Can anything really beat traditional Irish boxty pancakes with their golden crust and soft interior? A Saturday morning staple in my house. Crispy and soft, all at the same time, with a dollop of butter slowly melting on top.
There’s an old Irish saying,
“Boxty on the griddle, boxty in the pan, if you can’t make boxty, you’ll never get your man!”
Now, fair enough, it’s a quite outdated sentence but still it’s a great reminder of how important boxty is in Irish cuisine. Boxty is a traditional potato pancake from Ireland. In Irish it is called bacstaí or arán bocht tí meaning “poor house bread”. They are extremely popular in Ireland, where they can take many forms, from fried pancakes to baked wedges of bread.
The traditional boxty recipe varies from region to region, but they all have grated potato in common. When my mum makes it, she uses just grated raw potato, flour, baking soda and buttermilk. Some people use leftover mashed potato as well to give it a softer inside. This gives boxty a unique texture, somewhere between a pancake and a hash brown.
Although boxty is great to share with your family, sometimes I like to sneak a plate for myself with some melted butter on top. It’s a great comfort food for a cold night in.
Everyone knows that potatoes mean a lot to Irish people. We love them, whether boiled, mashed, fried or roasted. Hugely popular dishes such as beef and Guinness stew or cabbage and bacon wouldn’t be the same without the humble potato. We’re so grateful they arrived from South America back in the day!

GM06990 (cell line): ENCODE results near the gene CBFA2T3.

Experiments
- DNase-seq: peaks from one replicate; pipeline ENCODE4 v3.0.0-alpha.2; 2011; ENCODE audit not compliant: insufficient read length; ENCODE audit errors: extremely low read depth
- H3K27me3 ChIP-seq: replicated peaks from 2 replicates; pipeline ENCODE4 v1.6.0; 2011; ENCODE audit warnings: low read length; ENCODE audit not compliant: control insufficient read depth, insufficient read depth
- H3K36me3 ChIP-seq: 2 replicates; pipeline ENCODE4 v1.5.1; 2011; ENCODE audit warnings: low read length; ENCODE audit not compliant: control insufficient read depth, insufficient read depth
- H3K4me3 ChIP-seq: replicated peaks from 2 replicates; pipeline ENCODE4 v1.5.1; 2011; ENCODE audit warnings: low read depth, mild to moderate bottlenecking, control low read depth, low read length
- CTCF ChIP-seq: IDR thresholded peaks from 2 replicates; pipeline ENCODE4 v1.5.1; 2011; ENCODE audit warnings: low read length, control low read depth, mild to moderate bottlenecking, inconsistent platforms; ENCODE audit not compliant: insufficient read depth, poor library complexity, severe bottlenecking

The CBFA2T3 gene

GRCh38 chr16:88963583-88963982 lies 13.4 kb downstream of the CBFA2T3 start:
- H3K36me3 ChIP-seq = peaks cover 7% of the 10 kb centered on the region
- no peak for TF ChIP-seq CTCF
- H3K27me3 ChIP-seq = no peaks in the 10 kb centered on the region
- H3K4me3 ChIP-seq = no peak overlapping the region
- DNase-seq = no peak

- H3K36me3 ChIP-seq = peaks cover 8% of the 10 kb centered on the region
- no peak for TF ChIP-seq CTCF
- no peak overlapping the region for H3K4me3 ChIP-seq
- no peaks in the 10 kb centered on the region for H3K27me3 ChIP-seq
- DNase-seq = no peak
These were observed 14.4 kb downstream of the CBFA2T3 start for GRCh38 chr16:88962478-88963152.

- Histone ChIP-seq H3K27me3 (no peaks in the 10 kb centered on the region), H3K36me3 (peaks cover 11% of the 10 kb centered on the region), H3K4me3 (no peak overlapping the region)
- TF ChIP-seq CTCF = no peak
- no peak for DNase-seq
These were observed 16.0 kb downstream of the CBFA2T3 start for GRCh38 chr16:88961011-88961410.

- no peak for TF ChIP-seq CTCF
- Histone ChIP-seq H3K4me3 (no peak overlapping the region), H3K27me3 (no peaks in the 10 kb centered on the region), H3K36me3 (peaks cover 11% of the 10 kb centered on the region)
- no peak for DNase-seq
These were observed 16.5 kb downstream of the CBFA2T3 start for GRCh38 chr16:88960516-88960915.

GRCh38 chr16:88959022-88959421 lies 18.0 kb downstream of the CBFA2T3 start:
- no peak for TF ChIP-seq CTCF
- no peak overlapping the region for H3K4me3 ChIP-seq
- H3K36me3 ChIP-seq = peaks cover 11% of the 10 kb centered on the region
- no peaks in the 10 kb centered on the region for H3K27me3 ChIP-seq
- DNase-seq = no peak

What to Serve with Irish Boxty
- Boxty is great served on its own with a spoonful of butter melting on top.
- If you want to jazz it up a little, you could serve it with crème fraiche and smoked salmon like a blini. Or make it a main dish with steak and fried mushrooms.
- However, the most common way to eat boxty in Ireland would be with an Irish fry containing sausages, rashers, pudding and eggs. Don’t forget the tea though, it’s very important.
Tips for Great Traditional Irish Boxty Pancakes
- You have to squeeze as much water as possible out of the grated potato. The less water, the crispier the boxty will be.
- Use a strainer, clean tea towel or a muslin cloth to get the water out of the potato.
- If you can’t find buttermilk, just put some lemon juice into your milk and leave aside until it sours.
- Always cook with butter. It will give a great taste.
- A moderate heat will allow time to build a golden crust and a soft interior; a high heat will lead to a burnt outside and raw middle. Taking things slowly will also give you the chance to organize the sides, whether that’s bacon, sausage, fried eggs or just a generous amount of salty butter.
Realistically there should be no leftovers. But if there happens to be some, you can store them in a sealed container in the fridge for up to 3 days or in the freezer tightly wrapped for up to 2 months.
Traditional Irish Boxty Pancakes
- Box Grater
- 300 g Mashed Potato (Roosters) leftover mash
- 300 g Raw Potato (Roosters) peeled, grated
- 70 g Plain Flour
- 1 teaspoon Baking Soda
- 200 ml Buttermilk
- 1 teaspoon Sea Salt
- 1 teaspoon Black Pepper
- 4 tablespoons Butter to fry
- Grate the raw potato into a clean tea towel, muslin cloth or paper towels, then wring out as much liquid as possible into a bowl. Dry them as much as possible.
- Mix the mashed potato, raw grated potato, flour and baking soda into a large bowl and combine well.
- Start adding in the milk a little at a time until you have a wet, dropping consistency.
- Season to taste with sea salt and black pepper.
- Heat a frying pan over a medium heat with 1 tablespoon of butter.
- Add a large spoonful of the mixture on to the pan and push into a flat circle. Whatever size you want. Fry for 3-4 minutes on each side until it has a golden crust .
- Repeat until all the mixture is used. Remove from the pan and place them on a plate with kitchen paper. Leave them in a low temperature oven to keep warm.
- Serve on their own with a dollop of butter or with an Irish breakfast of sausages, bacon and eggs. Enjoy!